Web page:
Posted May 19, 2010
Like many of the people who recommended it, I too read through Rooms in less than a day. I don't usually go for Christian scifi because I'm no theology expert. Give me Karen Kingsbury anytime; real life people in a real world with no weird time/reality bending to muddle the issues. Even so, I decided to give it a whirl. Comparisons to The Shack, another house-centred Christian novel, didn't even sway me. Rooms is superior; a compelling story of choices, second chances, healing, and forgiveness.
Successful software entrepreneur Micah Taylor (a glance at the "thank yous" reveals he was named after Rubart's two sons) is living in a fool's paradise. At first glance, anyway. Inside, he's a barrel of mixed emotions, unhealed wounds, and bad choices. A letter from his uncle (who is not God), the first of several arrives in the mail informing him that he is sole heir to a custom-built house on Cannon Beach, the one place that has come to symbolize all that is broken in his life. He travels down there, thinking he'll check the place out and put it on the market. Instead, the house grabs him by the heart and won't let him go. For it is more than a house; it is a mortar, wood, brick, and glass representation of his soul. And it will lay on the line everything he holds dear. Challenge his perceptions of what really matters most. Bring him face to face with the God he abandoned. So the big question remains; world or soul?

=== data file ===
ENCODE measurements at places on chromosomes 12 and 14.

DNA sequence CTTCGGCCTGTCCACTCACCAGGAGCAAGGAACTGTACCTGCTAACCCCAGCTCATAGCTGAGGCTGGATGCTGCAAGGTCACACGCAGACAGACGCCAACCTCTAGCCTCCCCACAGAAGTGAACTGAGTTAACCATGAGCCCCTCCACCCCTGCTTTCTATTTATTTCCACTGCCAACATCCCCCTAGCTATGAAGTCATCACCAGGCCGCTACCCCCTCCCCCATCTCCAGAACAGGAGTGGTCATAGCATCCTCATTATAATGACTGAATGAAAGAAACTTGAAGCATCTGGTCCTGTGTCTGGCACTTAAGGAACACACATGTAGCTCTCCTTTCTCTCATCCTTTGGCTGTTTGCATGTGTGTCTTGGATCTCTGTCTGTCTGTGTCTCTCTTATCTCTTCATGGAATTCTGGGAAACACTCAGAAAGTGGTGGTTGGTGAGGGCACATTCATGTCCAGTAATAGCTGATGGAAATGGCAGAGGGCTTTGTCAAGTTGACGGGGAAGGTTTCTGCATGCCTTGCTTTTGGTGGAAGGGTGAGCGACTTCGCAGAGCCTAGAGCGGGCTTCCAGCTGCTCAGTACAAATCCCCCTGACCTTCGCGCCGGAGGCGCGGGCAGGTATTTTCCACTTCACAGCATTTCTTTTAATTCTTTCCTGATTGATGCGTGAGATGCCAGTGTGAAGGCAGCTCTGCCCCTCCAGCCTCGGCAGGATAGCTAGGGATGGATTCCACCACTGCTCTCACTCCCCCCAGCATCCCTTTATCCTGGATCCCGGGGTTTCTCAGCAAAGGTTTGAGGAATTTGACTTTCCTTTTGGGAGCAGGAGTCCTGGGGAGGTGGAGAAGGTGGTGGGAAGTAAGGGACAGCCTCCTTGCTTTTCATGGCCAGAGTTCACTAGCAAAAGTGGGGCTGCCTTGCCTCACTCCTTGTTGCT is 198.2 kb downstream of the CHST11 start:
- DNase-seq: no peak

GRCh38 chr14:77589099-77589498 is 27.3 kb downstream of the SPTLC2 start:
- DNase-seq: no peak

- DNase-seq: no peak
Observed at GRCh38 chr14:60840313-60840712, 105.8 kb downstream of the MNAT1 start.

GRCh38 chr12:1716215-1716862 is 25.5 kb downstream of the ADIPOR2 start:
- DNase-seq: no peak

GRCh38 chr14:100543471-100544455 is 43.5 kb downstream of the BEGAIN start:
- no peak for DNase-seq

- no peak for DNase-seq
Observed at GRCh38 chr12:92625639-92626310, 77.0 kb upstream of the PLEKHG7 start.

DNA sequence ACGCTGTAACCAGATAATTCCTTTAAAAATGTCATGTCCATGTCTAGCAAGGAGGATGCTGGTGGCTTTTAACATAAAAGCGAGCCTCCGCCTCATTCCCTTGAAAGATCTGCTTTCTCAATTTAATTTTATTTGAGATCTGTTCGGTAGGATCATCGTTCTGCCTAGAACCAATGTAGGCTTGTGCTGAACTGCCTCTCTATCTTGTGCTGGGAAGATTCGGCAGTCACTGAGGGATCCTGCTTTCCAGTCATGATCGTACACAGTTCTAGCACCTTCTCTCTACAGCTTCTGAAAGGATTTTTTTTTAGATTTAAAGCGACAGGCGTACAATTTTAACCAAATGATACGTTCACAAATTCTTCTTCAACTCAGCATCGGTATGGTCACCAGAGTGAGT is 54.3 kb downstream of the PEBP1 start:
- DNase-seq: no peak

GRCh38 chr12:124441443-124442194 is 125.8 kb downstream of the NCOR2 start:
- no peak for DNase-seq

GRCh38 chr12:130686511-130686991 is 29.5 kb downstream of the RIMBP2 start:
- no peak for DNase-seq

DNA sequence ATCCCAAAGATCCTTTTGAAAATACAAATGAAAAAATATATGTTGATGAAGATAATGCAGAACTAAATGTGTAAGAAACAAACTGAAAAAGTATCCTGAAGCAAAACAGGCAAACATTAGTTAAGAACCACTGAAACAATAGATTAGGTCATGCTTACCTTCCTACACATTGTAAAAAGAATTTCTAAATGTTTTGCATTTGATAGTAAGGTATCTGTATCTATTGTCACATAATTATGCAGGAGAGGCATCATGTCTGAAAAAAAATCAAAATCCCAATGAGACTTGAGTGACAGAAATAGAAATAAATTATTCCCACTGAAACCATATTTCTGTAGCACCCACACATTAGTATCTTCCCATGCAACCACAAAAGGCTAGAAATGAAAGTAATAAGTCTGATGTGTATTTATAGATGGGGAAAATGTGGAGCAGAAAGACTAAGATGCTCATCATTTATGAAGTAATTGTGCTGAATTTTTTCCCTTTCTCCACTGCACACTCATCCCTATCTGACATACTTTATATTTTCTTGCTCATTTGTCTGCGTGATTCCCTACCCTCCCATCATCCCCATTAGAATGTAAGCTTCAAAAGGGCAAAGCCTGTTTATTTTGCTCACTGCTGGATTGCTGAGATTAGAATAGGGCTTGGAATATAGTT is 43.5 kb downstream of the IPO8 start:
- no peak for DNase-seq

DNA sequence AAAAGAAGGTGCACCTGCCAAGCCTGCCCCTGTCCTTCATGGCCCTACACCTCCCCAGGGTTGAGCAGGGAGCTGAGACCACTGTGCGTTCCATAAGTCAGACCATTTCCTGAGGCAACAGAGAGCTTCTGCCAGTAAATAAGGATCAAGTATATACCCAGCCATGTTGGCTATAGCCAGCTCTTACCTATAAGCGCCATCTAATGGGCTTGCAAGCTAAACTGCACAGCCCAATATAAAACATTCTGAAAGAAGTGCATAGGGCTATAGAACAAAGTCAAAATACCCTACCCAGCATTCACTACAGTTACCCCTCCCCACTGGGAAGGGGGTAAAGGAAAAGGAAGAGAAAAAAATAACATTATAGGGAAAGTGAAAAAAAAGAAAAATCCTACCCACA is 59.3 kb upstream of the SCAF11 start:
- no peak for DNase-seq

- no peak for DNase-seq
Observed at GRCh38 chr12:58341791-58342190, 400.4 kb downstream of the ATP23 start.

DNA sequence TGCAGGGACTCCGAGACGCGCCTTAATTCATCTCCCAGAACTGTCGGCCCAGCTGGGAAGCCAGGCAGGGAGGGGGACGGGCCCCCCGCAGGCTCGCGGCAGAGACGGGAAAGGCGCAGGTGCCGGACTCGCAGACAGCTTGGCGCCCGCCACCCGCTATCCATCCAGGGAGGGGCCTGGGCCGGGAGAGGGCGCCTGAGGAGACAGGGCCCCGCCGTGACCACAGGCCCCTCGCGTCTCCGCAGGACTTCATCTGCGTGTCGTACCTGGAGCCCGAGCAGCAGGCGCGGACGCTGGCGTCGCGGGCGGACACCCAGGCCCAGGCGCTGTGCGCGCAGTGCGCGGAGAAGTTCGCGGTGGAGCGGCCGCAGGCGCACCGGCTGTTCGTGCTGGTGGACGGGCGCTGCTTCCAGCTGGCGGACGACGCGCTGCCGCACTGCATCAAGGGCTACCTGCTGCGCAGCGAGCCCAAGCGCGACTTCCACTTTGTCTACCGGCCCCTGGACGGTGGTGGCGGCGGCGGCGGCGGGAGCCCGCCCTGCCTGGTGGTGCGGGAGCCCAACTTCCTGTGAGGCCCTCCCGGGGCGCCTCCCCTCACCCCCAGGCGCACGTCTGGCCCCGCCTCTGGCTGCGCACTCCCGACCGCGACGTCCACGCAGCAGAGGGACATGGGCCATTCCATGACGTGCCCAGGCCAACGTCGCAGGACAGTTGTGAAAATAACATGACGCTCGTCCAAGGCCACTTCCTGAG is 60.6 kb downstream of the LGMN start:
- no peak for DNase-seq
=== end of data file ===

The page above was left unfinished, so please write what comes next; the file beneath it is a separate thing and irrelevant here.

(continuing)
Shades of Brigadoon (movie) and Twice In A Lifetime (TV show) here, only it's so much more than that. You can write off the former as a nice fantasy, and the latter as a whimsical look at second chances. But Micah's backstory is easily yours or mine. Despite the fantasy elements, we all have to choose whether to "sell eternity to buy a toy." (Whose quote is that? Nice!) On the outside looking in, we can ape Peter all we want, ("Oh no, Lord, not I!") but when push comes to shove, we'll blow it just like he did. I say this with certainty because you probably have. I know I've made my share of mistakes. What is so incredible is that God wants us back, even after we're damaged goods.
Rooms is not only full of great spiritual insight, it's well written fiction too. Rubart manages to make his characters sound like real people, with the exception of Micah's father, Daniel, who sounds a little too precise in his words. Mysterious, soulful Rick.....sweet, innocent Sarah.....shallow, worldly Julie....these are people we live with and work with every day. He also manages to balance out the serious themes with some well-placed humor. And as for the fantastic nature of many of the scenes in this book? If you can suspend your disbelief long enough to watch Star Wars, then you can surely imagine the possibility of a journey into self. In fact, this reviewer predicts that you won't have to imagine for long. Movie rights are probably being discussed as you read this.
You don't have to be a scifi geek, a book maniac, or even a Christian to enjoy Rooms. But I dare you to do more than enjoy it. I dare you to ask God to boot up AutoCAD and show you your floorplan. Get ready for a wild ride as you and God explore your own Rooms together.
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